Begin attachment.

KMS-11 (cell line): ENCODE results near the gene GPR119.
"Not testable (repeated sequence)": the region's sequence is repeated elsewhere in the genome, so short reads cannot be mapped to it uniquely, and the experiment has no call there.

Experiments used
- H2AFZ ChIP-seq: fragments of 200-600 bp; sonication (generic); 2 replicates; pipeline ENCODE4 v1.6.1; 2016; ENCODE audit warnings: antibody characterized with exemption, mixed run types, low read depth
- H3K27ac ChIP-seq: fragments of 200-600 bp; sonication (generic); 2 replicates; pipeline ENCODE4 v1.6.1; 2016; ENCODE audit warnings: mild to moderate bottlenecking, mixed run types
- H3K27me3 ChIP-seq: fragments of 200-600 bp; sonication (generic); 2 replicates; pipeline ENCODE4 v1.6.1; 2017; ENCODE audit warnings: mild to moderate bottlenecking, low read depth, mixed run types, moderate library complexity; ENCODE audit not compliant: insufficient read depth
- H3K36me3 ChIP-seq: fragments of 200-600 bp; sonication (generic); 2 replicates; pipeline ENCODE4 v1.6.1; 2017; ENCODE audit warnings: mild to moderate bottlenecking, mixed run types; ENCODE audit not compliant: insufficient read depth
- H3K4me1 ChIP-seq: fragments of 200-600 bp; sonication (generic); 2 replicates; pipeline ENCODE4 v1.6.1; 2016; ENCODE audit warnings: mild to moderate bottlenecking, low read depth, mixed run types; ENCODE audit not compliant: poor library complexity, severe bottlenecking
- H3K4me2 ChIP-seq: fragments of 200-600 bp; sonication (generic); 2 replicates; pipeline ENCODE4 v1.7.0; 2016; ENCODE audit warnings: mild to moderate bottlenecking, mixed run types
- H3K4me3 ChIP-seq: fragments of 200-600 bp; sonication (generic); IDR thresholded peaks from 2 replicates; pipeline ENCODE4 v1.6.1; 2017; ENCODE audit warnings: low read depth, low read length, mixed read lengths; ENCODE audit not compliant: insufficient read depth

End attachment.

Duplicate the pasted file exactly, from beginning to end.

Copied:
KMS-11 (cell line): ENCODE results near the gene GPR119.
"Not testable (repeated sequence)": the region's sequence is repeated elsewhere in the genome, so short reads cannot be mapped to it uniquely, and the experiment has no call there.

Experiments used
- H2AFZ ChIP-seq: fragments of 200-600 bp; sonication (generic); 2 replicates; pipeline ENCODE4 v1.6.1; 2016; ENCODE audit warnings: antibody characterized with exemption, mixed run types, low read depth
- H3K27ac ChIP-seq: fragments of 200-600 bp; sonication (generic); 2 replicates; pipeline ENCODE4 v1.6.1; 2016; ENCODE audit warnings: mild to moderate bottlenecking, mixed run types
- H3K27me3 ChIP-seq: fragments of 200-600 bp; sonication (generic); 2 replicates; pipeline ENCODE4 v1.6.1; 2017; ENCODE audit warnings: mild to moderate bottlenecking, low read depth, mixed run types, moderate library complexity; ENCODE audit not compliant: insufficient read depth
- H3K36me3 ChIP-seq: fragments of 200-600 bp; sonication (generic); 2 replicates; pipeline ENCODE4 v1.6.1; 2017; ENCODE audit warnings: mild to moderate bottlenecking, mixed run types; ENCODE audit not compliant: insufficient read depth
- H3K4me1 ChIP-seq: fragments of 200-600 bp; sonication (generic); 2 replicates; pipeline ENCODE4 v1.6.1; 2016; ENCODE audit warnings: mild to moderate bottlenecking, low read depth, mixed run types; ENCODE audit not compliant: poor library complexity, severe bottlenecking
- H3K4me2 ChIP-seq: fragments of 200-600 bp; sonication (generic); 2 replicates; pipeline ENCODE4 v1.7.0; 2016; ENCODE audit warnings: mild to moderate bottlenecking, mixed run types
- H3K4me3 ChIP-seq: fragments of 200-600 bp; sonication (generic); IDR thresholded peaks from 2 replicates; pipeline ENCODE4 v1.6.1; 2017; ENCODE audit warnings: low read depth, low read length, mixed read lengths; ENCODE audit not compliant: insufficient read depth